This is because eye movements are deeply connected with the vestibular system, as the eyes’ reflexes are direct responses to the body’s movements and position in the environment.

As your dog observes and follows objects moving past it, the head’s movements influence where, when, and how the eyes’ muscles move.

The inner ears’ receptors gather information on the head’s position and relay that to the eyes via critical nerves.

When the vestibular system is damaged or disrupted, this causes nystagmus: involuntary movements which can be jerky or slow.

On the other hand, strabismus is the consequence of a lesion in the vestibular pathway, often affecting specific nerves.

This symptom can manifest in various ways, from misrouted nerve signals to significant physical displacement of the eye.

What is the Prognosis for Dogs with Vestibular Disease?

As you can see, vestibular disease has a wide range of causes and effects.

The many different symptoms and disorders that arise from this illness all have different prognoses, especially when considering individual dogs’ health.

Still, one thing is for sure: you must have your dog examined by a veterinarian right away.

This way, you can rule out other problems and determine whether the underlying cause is treatable.

A 2019 study on vestibular disease in dogs ended with 26 of the 93 dogs dying of the disease.

However, the authors noted that nearly all of them (26) were euthanized at the owner’s request.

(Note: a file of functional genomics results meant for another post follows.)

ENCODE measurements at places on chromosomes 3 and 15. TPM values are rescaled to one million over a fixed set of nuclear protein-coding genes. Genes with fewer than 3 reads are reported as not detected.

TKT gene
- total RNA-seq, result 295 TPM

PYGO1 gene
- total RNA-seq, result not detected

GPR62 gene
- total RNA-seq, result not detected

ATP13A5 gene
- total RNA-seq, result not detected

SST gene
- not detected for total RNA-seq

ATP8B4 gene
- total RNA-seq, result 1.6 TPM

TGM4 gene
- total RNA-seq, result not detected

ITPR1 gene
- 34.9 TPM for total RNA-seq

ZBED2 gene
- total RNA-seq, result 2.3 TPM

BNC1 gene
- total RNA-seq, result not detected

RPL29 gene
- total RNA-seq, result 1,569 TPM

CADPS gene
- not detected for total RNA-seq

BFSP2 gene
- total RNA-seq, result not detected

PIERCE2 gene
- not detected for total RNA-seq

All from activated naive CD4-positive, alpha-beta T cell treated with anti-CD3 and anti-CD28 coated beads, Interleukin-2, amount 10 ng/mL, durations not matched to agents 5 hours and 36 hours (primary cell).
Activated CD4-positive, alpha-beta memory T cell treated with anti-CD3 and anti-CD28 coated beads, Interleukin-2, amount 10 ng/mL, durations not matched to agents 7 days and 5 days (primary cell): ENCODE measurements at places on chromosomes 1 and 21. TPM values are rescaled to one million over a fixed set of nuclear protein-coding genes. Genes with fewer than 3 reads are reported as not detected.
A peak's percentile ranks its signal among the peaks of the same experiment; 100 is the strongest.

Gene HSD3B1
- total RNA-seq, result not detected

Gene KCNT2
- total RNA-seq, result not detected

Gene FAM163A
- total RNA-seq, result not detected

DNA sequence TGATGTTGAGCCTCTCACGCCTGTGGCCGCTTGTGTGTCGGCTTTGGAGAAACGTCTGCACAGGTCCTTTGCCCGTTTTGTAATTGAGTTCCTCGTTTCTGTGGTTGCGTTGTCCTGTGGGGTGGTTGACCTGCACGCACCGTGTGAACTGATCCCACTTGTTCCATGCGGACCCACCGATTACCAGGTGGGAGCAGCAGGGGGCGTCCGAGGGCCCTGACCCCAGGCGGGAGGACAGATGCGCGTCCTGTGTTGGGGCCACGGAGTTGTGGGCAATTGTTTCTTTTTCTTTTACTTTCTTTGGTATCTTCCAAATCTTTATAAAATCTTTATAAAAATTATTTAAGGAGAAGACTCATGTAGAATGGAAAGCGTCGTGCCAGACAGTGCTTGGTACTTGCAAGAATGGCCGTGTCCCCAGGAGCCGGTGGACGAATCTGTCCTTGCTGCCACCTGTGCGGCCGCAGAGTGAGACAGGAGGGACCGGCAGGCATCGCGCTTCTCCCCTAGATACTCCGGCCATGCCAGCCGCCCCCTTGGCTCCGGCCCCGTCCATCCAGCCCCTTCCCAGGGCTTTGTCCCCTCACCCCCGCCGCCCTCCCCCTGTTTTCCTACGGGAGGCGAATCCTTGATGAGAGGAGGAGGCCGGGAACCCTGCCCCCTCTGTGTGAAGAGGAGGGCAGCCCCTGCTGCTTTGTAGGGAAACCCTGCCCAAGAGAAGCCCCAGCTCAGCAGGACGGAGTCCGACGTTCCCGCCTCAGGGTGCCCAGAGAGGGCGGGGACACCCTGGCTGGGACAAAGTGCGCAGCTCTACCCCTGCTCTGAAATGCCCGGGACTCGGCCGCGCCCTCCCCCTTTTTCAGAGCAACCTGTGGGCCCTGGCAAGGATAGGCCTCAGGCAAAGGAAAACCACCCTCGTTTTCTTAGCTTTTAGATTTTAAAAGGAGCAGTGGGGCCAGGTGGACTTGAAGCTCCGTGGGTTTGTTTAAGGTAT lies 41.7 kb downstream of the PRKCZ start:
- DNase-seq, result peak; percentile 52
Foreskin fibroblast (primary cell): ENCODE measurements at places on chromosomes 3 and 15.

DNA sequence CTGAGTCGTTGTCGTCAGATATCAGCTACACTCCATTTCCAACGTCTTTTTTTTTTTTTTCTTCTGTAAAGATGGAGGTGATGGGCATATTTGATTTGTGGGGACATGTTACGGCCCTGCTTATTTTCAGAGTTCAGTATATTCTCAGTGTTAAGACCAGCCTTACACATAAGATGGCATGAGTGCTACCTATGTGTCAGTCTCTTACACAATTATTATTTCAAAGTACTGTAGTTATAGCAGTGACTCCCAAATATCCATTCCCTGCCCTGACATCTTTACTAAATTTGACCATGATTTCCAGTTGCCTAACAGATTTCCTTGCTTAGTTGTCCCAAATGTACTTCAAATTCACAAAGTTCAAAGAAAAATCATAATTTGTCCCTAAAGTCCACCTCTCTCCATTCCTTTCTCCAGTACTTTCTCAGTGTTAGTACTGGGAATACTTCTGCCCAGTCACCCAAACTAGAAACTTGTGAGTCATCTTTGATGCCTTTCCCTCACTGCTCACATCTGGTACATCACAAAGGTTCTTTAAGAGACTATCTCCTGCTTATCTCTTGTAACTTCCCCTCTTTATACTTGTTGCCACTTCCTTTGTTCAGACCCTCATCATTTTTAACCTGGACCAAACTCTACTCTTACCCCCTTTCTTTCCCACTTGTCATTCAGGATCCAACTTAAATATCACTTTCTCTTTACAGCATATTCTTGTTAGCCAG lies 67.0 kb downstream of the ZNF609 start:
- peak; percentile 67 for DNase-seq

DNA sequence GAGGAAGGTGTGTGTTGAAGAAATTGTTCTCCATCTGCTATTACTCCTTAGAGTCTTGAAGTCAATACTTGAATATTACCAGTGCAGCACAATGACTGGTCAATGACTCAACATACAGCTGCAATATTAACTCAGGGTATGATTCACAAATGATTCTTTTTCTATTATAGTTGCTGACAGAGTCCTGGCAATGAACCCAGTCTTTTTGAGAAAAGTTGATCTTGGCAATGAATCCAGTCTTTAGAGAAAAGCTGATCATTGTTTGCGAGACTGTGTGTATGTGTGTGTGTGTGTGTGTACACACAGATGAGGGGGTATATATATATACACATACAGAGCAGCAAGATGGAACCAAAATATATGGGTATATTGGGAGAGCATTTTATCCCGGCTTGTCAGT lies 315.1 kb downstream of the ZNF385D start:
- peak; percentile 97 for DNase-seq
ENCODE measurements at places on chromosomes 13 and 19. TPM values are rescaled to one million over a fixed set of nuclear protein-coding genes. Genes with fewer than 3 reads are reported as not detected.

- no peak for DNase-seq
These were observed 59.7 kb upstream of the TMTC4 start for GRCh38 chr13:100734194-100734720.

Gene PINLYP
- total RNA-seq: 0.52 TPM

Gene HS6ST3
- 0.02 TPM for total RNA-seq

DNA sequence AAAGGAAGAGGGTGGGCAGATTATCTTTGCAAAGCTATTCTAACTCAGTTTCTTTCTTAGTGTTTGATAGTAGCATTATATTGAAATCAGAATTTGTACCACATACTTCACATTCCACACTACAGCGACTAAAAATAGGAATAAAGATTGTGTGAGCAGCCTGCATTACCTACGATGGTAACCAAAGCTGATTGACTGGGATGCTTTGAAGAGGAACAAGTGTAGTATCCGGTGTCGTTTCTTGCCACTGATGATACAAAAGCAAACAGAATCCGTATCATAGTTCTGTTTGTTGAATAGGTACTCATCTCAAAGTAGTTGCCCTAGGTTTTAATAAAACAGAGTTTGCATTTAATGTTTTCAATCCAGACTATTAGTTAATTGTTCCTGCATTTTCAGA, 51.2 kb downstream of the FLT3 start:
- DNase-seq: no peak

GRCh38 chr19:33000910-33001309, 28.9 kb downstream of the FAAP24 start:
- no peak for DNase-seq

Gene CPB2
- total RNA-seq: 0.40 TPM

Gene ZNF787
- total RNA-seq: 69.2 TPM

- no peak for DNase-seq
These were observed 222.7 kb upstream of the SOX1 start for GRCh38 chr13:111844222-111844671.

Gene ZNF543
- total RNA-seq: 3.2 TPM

The others passed suddenly due to complications during or after treatment.

Of the dogs that survived (66.1% for central vestibular disease and 73.7% for peripheral vestibular disease, grouped by the different divisions of the nervous system affected), they mostly overcame their symptoms.

The only lasting issues included mild ataxia and head tilt.

All this considered, it’s highly likely that your dog will be just fine after you discover symptoms of vestibular disease.

The best way to ensure their health and wellbeing is to see a veterinarian as soon as possible and start treatment straight away.

Last Word

It’s scary to watch your dog struggle to move as you panic and think, “My dog is acting drunk and wobbly; why?”

Still, despite how impossible the problem may seem, your dog can recover with swift veterinary care.

If you’ve noticed abnormal movements, eye drifting, or any other symptoms listed above, alert your vet right away and get your pup the care it deserves.


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National Canine Research Association of America